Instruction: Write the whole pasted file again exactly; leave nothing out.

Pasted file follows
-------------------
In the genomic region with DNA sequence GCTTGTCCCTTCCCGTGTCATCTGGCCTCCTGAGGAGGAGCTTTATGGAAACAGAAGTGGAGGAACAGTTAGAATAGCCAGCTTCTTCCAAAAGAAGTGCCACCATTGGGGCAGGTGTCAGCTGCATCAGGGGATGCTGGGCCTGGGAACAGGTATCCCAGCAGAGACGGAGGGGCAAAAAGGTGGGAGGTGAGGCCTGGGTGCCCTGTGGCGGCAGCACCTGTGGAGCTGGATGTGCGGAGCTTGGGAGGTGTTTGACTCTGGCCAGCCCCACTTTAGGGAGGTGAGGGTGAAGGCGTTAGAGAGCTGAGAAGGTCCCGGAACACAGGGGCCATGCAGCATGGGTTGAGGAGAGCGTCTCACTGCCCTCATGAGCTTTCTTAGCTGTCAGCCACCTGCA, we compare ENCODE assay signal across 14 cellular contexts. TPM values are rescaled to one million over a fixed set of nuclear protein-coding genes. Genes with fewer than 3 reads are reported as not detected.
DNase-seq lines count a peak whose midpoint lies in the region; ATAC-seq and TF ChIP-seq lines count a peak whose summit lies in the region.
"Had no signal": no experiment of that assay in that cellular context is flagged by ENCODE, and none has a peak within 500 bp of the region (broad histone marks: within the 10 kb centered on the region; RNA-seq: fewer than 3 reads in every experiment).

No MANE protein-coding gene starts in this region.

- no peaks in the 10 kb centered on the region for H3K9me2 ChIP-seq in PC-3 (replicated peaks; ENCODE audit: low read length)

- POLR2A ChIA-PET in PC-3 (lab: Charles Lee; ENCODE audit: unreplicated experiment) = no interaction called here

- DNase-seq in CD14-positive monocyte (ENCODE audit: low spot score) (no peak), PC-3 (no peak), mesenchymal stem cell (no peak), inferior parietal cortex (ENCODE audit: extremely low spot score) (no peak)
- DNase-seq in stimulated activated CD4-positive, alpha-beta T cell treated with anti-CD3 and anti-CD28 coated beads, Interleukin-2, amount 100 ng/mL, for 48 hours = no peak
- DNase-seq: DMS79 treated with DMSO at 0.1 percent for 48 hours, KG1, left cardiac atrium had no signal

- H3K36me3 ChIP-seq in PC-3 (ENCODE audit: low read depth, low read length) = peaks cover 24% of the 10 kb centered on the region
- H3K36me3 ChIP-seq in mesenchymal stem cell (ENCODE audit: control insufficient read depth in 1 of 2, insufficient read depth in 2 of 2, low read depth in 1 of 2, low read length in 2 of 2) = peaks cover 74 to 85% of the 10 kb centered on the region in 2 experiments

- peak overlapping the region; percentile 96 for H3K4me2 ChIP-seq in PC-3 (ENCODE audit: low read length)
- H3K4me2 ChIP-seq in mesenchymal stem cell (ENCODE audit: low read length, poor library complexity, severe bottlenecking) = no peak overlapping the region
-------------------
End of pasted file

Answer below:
In the genomic region with DNA sequence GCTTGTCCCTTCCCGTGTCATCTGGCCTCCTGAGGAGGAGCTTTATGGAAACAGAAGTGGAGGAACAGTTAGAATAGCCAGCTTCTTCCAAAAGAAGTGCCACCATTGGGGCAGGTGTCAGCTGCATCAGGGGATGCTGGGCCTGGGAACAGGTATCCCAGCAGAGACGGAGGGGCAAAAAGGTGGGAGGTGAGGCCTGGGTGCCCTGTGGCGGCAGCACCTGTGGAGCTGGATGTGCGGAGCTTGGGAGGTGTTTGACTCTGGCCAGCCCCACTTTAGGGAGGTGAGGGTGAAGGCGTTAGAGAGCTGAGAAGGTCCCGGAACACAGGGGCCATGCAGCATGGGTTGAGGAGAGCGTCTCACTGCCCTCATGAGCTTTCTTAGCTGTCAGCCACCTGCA, we compare ENCODE assay signal across 14 cellular contexts. TPM values are rescaled to one million over a fixed set of nuclear protein-coding genes. Genes with fewer than 3 reads are reported as not detected.
DNase-seq lines count a peak whose midpoint lies in the region; ATAC-seq and TF ChIP-seq lines count a peak whose summit lies in the region.
"Had no signal": no experiment of that assay in that cellular context is flagged by ENCODE, and none has a peak within 500 bp of the region (broad histone marks: within the 10 kb centered on the region; RNA-seq: fewer than 3 reads in every experiment).

No MANE protein-coding gene starts in this region.

- no peaks in the 10 kb centered on the region for H3K9me2 ChIP-seq in PC-3 (replicated peaks; ENCODE audit: low read length)

- POLR2A ChIA-PET in PC-3 (lab: Charles Lee; ENCODE audit: unreplicated experiment) = no interaction called here

- DNase-seq in CD14-positive monocyte (ENCODE audit: low spot score) (no peak), PC-3 (no peak), mesenchymal stem cell (no peak), inferior parietal cortex (ENCODE audit: extremely low spot score) (no peak)
- DNase-seq in stimulated activated CD4-positive, alpha-beta T cell treated with anti-CD3 and anti-CD28 coated beads, Interleukin-2, amount 100 ng/mL, for 48 hours = no peak
- DNase-seq: DMS79 treated with DMSO at 0.1 percent for 48 hours, KG1, left cardiac atrium had no signal

- H3K36me3 ChIP-seq in PC-3 (ENCODE audit: low read depth, low read length) = peaks cover 24% of the 10 kb centered on the region
- H3K36me3 ChIP-seq in mesenchymal stem cell (ENCODE audit: control insufficient read depth in 1 of 2, insufficient read depth in 2 of 2, low read depth in 1 of 2, low read length in 2 of 2) = peaks cover 74 to 85% of the 10 kb centered on the region in 2 experiments

- peak overlapping the region; percentile 96 for H3K4me2 ChIP-seq in PC-3 (ENCODE audit: low read length)
- H3K4me2 ChIP-seq in mesenchymal stem cell (ENCODE audit: low read length, poor library complexity, severe bottlenecking) = no peak overlapping the region